ADSL arrives in Ireland
And we thought the Brits had it bad
Eircom has announced the launch of Ireland's first commercially available ADSL service. Branded "eircom i-stream", the incumbent Irish telco said it will invest more than €125 million (£77 million) over the next five years to fund the roll-out of the broadband service. The telco added that the service would initially be targeted at business and domestic users and should begin to be rolled out from the beginning of October in areas where exchanges have been upgraded.
The single user USB service costs €99 (£61) a month - about £20 a month more than similar services in the UK - with installation and hardware costs adding an extra €270 (£166) to the bill. Said Alfie Kane, Group Chief Exec, eircom plc: "There has been much speculation and anticipation for ADSL technology and we are confident that the announcement today delivers customers the very best service at what we believe is an competitive price."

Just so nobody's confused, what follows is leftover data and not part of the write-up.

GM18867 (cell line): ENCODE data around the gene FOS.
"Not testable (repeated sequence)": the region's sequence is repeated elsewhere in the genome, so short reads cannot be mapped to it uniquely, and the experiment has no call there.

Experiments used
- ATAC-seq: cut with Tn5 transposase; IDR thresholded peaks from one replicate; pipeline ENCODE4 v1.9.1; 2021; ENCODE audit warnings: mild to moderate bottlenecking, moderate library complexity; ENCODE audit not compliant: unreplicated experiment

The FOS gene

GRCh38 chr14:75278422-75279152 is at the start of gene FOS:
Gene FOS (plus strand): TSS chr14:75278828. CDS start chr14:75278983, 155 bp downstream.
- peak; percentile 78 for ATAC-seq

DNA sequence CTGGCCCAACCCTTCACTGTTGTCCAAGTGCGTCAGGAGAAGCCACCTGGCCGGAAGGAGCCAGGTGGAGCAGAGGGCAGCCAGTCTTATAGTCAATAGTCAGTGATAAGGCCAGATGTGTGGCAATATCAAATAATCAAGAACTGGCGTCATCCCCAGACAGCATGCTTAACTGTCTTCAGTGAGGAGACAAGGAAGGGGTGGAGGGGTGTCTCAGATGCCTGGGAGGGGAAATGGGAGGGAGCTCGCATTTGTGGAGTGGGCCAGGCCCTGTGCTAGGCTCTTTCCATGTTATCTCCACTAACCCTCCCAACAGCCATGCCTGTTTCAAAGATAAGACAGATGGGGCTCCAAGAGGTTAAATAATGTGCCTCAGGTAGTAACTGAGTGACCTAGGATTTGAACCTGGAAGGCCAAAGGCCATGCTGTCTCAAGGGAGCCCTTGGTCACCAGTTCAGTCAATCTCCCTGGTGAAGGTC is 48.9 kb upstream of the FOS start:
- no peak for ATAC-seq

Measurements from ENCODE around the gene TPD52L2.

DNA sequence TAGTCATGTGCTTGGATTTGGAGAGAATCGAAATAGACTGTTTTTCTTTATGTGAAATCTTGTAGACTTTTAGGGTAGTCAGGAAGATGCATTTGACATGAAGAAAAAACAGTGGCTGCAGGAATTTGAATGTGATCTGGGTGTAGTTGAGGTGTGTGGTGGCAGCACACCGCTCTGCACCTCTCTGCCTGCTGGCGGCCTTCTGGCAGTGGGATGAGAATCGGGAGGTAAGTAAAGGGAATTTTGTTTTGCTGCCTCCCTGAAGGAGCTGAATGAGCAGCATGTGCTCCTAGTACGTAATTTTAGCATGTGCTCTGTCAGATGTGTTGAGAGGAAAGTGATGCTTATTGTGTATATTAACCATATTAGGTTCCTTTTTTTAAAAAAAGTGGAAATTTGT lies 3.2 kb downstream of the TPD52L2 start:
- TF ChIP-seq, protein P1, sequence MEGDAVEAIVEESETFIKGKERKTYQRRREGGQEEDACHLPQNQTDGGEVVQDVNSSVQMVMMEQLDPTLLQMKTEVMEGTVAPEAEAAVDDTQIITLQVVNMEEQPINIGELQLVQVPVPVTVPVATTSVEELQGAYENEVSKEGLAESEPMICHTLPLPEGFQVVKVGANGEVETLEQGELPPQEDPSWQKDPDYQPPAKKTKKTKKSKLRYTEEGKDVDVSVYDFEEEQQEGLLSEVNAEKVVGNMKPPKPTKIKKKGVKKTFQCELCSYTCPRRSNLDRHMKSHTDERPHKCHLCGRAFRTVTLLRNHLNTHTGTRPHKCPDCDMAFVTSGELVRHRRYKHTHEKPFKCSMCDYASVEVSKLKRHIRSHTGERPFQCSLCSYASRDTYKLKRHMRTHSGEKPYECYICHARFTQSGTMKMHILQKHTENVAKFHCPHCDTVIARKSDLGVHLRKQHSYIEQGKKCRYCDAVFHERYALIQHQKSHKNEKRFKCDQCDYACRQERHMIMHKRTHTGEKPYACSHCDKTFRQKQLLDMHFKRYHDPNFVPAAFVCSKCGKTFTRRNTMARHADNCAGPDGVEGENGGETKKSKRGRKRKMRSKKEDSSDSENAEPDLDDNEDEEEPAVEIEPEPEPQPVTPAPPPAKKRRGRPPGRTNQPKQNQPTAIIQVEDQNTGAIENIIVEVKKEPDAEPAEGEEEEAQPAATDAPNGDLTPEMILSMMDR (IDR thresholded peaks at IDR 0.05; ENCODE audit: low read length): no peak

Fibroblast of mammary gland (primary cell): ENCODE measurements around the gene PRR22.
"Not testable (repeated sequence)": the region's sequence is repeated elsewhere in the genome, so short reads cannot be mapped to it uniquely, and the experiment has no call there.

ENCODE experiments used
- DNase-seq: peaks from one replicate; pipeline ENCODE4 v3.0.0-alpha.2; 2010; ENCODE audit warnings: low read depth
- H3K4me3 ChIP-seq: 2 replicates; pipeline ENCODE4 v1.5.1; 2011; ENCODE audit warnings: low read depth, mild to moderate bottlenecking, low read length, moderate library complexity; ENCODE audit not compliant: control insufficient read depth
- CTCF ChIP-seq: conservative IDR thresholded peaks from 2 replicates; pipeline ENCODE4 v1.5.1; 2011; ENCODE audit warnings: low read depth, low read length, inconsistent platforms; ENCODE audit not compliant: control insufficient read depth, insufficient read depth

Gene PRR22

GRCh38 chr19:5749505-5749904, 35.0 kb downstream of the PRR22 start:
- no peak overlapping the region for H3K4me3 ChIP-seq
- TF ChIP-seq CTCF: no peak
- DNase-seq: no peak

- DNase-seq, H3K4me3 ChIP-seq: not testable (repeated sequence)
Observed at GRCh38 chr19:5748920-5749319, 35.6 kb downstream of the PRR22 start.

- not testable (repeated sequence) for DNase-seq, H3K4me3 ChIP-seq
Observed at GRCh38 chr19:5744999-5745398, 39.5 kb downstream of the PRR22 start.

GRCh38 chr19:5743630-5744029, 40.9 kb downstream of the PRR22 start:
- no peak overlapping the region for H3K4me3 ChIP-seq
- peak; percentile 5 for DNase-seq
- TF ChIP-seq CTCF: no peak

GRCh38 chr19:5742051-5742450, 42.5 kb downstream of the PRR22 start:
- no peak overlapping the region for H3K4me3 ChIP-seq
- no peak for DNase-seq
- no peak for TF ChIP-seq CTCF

However, eircom's announcement has drawn fire from lobbyists who claim the service is too expensive, is not available nation-wide and imposes usage restrictions. Said IrelandOffline vice chairman, David Long: "This service is aimed at business users and SMEs, not for people who work from home or want to use the Internet recreationally. The lowest price a user can expect to pay to connect to ADSL is €369 with equipment and fees, and then €99 a month after that. This is not affordable for the majority of the country."
IrelandOffline also slammed the telco for imposing a 3 gigabyte-a-month usage limit on the service. Said Long: "To produce a cap on the amount of data that a user can transfer per month and charge those users more when they exceed that limit does not make this a competitive product, despite what Mr Kane says."
"Eircom needs to release a flat rate Internet access product that will give access to everyone for a low price which will stimulate Internet growth in the country," he said.
At a meeting to discuss the state of Net access in Ireland last month eircom execs said that 47 per cent of adults in Ireland have no interest in the Internet. Said Long: "The very fact that eircom has said publicly that there is no interest in the Internet in Ireland, and the price has been set so high, makes us ask the question: how do they expect the model to work?"